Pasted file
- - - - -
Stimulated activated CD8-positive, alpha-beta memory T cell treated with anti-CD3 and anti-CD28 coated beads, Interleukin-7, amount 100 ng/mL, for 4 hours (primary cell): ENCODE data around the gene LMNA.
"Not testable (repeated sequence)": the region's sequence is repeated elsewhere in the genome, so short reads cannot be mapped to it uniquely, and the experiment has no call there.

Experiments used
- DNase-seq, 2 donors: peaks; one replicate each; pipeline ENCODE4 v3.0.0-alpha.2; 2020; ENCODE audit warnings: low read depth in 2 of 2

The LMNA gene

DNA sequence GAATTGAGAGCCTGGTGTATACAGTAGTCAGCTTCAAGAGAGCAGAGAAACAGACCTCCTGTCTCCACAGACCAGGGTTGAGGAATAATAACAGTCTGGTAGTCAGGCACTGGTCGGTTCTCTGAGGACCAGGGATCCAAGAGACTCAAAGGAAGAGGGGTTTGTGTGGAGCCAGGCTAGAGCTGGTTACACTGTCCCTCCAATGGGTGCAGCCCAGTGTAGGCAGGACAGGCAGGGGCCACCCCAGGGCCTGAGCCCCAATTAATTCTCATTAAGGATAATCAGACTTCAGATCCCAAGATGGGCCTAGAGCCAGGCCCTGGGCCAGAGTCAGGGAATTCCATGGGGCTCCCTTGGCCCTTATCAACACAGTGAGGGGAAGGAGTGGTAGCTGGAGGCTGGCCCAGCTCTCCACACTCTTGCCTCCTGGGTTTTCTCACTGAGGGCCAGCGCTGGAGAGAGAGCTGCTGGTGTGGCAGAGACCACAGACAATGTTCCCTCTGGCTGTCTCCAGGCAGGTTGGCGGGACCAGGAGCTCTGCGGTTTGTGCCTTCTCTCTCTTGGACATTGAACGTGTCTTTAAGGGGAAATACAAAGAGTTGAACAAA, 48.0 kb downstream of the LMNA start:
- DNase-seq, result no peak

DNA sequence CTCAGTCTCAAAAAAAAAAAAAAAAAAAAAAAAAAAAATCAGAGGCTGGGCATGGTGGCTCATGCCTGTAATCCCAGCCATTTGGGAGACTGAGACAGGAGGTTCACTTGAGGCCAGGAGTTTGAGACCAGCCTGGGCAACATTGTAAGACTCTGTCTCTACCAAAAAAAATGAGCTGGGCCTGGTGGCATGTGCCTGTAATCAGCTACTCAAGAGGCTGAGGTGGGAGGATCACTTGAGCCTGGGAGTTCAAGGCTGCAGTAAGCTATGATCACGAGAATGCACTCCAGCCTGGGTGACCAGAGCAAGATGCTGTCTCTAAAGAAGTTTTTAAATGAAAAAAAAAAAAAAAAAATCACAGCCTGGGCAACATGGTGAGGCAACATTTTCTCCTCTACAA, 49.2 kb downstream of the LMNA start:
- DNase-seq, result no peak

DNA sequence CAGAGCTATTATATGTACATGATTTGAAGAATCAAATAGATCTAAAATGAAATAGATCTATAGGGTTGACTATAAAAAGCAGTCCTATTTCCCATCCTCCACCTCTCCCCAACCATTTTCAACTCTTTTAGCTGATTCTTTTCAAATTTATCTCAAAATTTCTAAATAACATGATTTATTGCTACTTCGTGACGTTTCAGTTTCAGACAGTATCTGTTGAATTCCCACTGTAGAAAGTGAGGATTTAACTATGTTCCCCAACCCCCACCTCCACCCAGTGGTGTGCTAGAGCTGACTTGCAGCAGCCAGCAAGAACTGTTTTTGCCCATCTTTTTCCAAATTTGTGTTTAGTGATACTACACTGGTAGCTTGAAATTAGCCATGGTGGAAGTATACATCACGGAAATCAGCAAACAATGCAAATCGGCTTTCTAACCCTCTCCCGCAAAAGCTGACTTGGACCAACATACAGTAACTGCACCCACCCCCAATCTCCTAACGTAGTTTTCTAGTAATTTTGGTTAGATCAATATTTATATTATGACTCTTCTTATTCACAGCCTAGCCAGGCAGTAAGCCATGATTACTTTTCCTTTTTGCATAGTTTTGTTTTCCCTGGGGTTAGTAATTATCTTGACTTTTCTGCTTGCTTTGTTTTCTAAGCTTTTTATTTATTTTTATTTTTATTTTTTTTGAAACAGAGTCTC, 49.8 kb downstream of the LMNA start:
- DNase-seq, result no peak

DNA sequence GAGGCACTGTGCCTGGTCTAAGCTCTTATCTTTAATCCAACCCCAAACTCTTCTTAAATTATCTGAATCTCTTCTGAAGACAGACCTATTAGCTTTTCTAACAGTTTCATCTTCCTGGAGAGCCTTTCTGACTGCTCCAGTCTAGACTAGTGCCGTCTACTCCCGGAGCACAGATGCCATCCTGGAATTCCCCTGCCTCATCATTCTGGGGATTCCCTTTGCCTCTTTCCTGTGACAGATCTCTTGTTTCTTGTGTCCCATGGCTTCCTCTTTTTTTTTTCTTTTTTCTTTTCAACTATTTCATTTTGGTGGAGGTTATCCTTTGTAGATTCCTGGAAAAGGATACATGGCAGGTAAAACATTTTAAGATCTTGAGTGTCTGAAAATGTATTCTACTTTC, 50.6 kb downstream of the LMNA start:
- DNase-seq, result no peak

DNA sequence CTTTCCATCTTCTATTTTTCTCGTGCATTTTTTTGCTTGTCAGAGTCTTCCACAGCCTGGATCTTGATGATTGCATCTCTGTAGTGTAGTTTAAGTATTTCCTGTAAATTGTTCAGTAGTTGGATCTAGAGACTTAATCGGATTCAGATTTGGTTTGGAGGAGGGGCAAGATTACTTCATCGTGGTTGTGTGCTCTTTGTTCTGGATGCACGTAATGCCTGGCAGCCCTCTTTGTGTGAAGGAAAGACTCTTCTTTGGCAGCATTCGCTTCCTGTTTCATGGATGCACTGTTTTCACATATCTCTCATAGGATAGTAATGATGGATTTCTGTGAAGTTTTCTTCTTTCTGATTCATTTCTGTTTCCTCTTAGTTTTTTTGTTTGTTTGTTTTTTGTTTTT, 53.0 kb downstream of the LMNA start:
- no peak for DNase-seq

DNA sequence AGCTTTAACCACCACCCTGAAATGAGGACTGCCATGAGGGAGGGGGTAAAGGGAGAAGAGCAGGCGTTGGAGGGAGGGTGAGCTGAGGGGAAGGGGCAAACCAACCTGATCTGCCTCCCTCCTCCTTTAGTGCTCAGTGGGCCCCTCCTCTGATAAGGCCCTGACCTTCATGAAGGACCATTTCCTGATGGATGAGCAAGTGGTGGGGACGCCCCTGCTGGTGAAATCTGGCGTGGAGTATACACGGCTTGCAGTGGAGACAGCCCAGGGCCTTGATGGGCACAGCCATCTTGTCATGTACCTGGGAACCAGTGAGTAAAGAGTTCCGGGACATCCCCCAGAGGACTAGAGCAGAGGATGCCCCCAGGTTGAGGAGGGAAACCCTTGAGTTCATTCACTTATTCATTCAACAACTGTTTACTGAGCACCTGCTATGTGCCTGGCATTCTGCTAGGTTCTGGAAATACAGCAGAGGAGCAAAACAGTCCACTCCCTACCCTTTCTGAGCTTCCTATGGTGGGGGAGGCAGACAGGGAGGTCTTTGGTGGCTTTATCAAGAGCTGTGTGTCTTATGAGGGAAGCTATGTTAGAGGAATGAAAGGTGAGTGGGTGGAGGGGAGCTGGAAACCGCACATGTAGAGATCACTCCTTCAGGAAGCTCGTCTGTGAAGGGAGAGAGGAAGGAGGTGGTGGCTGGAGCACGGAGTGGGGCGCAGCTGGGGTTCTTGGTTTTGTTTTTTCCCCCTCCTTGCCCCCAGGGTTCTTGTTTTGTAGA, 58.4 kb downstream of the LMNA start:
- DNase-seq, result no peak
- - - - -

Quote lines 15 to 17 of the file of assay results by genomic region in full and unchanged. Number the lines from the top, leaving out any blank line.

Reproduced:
- no peak for DNase-seq

DNA sequence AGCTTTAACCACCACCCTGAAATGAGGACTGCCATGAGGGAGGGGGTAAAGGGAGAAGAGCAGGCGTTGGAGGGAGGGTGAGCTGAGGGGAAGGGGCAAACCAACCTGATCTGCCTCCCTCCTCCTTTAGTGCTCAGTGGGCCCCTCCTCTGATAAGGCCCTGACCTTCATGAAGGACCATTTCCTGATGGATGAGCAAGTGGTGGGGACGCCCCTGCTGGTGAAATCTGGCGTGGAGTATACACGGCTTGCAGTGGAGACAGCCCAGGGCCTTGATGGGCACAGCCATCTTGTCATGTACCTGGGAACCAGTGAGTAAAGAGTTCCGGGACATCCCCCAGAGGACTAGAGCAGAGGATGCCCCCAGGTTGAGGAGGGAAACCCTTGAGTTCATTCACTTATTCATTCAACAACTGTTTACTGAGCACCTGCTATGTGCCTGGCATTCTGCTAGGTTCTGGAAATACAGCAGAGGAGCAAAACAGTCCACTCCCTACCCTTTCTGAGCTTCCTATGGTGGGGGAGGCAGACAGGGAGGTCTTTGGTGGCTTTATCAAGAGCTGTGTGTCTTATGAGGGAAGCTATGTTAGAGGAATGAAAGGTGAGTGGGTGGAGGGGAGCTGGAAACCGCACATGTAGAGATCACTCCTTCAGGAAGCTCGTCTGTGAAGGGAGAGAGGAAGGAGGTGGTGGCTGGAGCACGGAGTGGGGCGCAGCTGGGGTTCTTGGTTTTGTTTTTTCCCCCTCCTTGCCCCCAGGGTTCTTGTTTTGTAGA, 58.4 kb downstream of the LMNA start:
- DNase-seq, result no peak